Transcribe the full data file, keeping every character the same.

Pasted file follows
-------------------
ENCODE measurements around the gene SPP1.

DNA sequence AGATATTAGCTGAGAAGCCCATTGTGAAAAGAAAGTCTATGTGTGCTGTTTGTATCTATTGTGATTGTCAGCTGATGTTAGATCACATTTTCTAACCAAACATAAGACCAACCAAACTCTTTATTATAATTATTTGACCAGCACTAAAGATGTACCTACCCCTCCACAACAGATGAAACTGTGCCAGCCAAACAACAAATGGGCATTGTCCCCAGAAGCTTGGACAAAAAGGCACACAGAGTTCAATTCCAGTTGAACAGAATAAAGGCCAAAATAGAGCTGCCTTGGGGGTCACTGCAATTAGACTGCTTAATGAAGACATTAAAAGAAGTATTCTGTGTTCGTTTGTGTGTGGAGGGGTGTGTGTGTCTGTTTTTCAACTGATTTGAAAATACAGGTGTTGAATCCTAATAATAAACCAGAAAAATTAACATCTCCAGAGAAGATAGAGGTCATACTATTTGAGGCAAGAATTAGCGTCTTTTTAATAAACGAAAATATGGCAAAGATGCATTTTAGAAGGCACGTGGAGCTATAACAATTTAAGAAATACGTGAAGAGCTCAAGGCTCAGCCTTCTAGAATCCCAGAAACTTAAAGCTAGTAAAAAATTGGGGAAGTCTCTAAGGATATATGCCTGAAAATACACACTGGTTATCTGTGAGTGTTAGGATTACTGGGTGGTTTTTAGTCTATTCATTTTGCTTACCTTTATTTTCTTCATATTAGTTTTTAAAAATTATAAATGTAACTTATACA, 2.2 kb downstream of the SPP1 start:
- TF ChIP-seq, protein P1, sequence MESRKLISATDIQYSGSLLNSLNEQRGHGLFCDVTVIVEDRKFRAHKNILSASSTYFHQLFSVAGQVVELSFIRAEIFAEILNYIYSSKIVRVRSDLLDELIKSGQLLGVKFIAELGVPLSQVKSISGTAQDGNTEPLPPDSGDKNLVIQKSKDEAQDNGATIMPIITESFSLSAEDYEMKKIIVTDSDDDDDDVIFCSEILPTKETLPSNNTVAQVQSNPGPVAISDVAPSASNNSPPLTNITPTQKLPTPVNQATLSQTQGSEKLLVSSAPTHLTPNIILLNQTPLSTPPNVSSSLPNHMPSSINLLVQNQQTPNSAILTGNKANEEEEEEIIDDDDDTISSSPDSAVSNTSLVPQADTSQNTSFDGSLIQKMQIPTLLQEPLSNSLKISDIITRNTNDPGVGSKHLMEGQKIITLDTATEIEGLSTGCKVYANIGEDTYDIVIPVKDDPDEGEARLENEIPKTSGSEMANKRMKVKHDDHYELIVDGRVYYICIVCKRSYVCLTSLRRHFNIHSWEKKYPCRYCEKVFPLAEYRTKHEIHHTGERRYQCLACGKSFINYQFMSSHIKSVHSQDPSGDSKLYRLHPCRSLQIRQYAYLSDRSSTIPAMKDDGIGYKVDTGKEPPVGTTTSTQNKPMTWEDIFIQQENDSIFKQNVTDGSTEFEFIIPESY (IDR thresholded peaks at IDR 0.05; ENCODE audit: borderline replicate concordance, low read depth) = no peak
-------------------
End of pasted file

ENCODE measurements around the gene SPP1.

DNA sequence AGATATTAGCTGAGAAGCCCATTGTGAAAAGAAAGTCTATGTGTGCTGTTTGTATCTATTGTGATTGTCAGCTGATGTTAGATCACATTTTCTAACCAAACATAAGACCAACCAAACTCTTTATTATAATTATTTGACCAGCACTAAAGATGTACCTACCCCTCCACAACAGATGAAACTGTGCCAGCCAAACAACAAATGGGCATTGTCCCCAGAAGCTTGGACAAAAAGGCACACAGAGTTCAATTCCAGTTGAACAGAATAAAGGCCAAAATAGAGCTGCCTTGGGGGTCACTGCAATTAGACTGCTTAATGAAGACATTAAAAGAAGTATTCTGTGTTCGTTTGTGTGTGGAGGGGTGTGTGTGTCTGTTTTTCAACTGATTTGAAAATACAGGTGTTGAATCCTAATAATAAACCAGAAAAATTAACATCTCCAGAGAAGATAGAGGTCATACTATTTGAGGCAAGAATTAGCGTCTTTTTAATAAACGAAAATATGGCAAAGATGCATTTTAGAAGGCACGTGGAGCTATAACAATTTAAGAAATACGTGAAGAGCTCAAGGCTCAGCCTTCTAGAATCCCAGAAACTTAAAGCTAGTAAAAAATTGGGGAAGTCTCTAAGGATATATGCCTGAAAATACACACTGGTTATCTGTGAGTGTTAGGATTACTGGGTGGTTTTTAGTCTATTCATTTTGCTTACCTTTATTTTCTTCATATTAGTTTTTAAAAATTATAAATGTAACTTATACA, 2.2 kb downstream of the SPP1 start:
- TF ChIP-seq, protein P1, sequence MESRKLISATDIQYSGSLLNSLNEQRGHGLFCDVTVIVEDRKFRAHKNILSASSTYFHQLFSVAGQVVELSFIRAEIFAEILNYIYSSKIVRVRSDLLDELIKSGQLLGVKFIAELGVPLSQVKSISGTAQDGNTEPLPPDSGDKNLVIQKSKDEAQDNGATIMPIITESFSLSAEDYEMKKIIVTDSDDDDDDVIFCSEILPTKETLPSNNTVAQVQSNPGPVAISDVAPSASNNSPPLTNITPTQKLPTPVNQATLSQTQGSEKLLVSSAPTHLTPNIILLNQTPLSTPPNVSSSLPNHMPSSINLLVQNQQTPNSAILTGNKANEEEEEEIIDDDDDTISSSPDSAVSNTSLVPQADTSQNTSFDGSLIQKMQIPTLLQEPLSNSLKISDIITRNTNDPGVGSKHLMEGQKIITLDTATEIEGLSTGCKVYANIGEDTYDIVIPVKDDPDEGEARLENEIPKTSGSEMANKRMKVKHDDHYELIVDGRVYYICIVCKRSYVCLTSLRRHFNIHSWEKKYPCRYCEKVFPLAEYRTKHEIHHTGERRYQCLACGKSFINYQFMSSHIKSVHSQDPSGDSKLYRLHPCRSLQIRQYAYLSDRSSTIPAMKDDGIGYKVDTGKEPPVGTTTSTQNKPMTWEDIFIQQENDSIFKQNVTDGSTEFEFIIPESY (IDR thresholded peaks at IDR 0.05; ENCODE audit: borderline replicate concordance, low read depth) = no peak